The spending limit for contactless card payments will be increased from £30 to £45, with a national rollout beginning from 1 April, in response to growing pressure to reduce the use of paper money during the current pandemic, reports Pat Sweet
Industry body UK Finance said the decision to raise the limit was taken following consultation between the retail sector and the finance and payments industry and follows similar increases in several other European countries over the past week.
The changes were already under consideration, but the process has been expedited as part of the industry’s response to the covid-19 outbreak to support consumers who choose to pay using contactless at this time.
While the increased limit is scheduled to take effect from 1 April 2020, UK Finance warns that it will take some time to be introduced across all retailers, including some of those facing additional pressure due to the Covid-19 outbreak.
Stephen Jones, CEO of UK Finance, said: ‘This will give more people the choice to opt for the speed and convenience of purchasing goods using their contactless card, helping to cut queues at the checkout.’
UK Finance figures indicate £80.5bn was spent on contactless payments in 2019, up 16% on the previous year.
The body says contactless fraud on payment cards and devices remains low, with £20.6m of losses during 2019. This is equivalent to just 2.5p in every £100 spent using contactless technology.
Contactless fraud on payment cards and devices represents just 3.3% of overall card fraud losses, while 44% of all card transactions were contactless last year.
UK Finance, the National Crime Agency, City of London Police, Home Office, HMRC, Serious Fraud Office, Financial Conduct Authority and other public and private sector organisations are warning of the increased risk of personal and business fraud during the current crisis.
In a joint campaign, they said criminals are targeting people looking to buy medical supplies online, sending emails offering fake medical support and scamming people who may be vulnerable or increasingly isolated at home.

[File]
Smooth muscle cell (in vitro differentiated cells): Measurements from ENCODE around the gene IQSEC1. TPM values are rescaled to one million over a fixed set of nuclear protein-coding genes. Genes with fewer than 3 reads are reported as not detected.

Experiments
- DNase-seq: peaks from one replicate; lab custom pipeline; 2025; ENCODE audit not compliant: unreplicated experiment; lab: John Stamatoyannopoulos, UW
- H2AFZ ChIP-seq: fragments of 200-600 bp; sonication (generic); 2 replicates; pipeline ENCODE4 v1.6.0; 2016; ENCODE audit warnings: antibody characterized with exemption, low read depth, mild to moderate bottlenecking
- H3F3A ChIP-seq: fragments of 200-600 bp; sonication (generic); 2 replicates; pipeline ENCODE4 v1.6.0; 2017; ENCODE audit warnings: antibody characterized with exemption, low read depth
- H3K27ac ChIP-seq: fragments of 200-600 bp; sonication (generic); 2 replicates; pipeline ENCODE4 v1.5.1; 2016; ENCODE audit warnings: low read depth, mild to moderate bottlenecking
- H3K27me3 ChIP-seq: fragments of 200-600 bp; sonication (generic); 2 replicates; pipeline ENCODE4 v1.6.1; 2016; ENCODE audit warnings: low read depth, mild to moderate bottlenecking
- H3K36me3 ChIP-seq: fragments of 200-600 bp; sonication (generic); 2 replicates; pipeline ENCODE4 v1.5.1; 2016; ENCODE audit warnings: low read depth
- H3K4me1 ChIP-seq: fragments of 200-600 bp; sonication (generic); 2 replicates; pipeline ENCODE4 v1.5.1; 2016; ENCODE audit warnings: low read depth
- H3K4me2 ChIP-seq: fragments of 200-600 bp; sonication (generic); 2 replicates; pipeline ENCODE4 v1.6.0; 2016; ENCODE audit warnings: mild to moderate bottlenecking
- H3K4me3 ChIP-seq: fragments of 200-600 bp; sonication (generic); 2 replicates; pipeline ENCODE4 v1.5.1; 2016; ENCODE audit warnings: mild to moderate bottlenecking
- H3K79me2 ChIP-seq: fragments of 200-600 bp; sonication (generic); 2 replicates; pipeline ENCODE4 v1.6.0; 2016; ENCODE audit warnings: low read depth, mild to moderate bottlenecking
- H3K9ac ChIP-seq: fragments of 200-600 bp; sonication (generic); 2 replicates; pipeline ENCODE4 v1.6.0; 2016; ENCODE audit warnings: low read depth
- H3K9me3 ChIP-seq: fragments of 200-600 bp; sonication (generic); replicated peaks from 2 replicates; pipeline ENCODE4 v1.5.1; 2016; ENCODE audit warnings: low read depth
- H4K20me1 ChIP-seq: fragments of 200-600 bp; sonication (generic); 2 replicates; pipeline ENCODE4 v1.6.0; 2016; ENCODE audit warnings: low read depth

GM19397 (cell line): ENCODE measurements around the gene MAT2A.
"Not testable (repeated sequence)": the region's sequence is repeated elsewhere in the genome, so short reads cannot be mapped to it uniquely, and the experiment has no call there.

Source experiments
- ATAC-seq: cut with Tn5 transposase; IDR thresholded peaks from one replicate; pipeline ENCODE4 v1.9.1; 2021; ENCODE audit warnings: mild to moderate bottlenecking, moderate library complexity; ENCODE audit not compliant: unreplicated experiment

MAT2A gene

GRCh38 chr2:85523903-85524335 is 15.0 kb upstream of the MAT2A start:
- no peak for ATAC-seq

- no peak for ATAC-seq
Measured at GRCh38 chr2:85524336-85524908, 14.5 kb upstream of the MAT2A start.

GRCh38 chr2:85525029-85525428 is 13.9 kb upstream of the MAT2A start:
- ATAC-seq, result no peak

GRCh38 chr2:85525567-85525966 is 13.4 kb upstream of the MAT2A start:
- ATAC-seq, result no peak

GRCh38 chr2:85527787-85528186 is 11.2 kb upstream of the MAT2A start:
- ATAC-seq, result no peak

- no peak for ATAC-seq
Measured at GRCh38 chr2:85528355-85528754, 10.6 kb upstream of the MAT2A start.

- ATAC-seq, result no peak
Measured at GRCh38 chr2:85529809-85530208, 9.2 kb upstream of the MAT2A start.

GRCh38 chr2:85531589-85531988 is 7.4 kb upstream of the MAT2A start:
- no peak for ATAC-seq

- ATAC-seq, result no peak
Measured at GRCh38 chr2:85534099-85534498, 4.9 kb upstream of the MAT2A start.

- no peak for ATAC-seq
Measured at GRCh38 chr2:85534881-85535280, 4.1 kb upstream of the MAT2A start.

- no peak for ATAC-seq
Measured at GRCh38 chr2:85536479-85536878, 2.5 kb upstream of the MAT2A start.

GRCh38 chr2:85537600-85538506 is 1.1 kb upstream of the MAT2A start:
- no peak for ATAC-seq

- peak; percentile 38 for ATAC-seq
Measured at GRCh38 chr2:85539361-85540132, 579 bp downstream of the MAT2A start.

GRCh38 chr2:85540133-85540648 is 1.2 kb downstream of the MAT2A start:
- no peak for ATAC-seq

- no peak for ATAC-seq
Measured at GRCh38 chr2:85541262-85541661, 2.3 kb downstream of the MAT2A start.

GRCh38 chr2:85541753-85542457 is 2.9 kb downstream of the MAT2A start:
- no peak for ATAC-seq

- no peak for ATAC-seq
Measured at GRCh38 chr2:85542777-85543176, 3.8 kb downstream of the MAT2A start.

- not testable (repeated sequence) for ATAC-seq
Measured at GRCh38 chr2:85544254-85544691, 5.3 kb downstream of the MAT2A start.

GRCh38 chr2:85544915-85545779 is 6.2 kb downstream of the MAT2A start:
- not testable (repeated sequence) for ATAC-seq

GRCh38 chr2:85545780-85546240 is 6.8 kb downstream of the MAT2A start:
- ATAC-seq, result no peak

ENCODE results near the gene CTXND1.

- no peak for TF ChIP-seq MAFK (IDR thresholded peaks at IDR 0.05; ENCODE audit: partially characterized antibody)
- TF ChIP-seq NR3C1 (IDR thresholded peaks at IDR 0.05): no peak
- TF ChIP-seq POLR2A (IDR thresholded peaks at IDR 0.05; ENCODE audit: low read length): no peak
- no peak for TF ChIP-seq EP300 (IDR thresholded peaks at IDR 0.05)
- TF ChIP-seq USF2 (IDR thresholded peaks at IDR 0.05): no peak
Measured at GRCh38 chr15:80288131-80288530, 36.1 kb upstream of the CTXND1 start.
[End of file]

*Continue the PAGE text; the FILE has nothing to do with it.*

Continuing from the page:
Reports from the public have already included online shopping scams where people have ordered protective face masks, hand sanitiser, and other products, which have never arrived and a number of cases have been identified where fake testing kits have been offered for sale.
There are also reports of criminals using HMRC branding to make spurious offers of financial support through unsolicited emails, phone calls and text messages.
The campaign warns this situation is likely to continue, with criminals looking to exploit further consequences of the pandemic, such as exploiting financial concerns to ask for upfront fees for bogus loans, offering high-return investment scams, or targeting pensions.
The huge increases in the number of people working remotely mean that significantly more people will be vulnerable to computer service fraud. It is also anticipated that there will be a surge in phishing scams or calls claiming to be from government departments offering grants, tax rebates, or compensation.
Graeme Biggar, director general of the National Economic Crime Centre, said: ‘Criminals are exploiting the covid-19 pandemic to scam people in a variety of ways and this is only likely to increase. We need individuals and businesses to be fully aware and prepared.
‘We are working together across law enforcement, government and the private sector to combat this criminal activity and protect the public. If you think you have fallen for a scam contact your bank immediately and please report to Action Fraud.’